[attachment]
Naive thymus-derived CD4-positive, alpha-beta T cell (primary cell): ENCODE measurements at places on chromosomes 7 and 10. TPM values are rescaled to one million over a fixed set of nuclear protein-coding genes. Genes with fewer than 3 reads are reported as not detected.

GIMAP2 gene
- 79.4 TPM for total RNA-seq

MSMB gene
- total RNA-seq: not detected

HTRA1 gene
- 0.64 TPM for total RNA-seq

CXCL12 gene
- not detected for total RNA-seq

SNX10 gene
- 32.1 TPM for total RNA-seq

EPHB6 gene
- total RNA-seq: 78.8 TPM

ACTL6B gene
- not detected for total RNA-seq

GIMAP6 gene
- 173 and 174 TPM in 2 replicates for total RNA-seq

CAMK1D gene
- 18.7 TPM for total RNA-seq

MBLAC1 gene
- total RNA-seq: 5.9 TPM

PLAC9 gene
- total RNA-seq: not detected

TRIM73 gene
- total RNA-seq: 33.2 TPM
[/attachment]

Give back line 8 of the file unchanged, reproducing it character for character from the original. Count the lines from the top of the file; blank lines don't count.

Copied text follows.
CXCL12 gene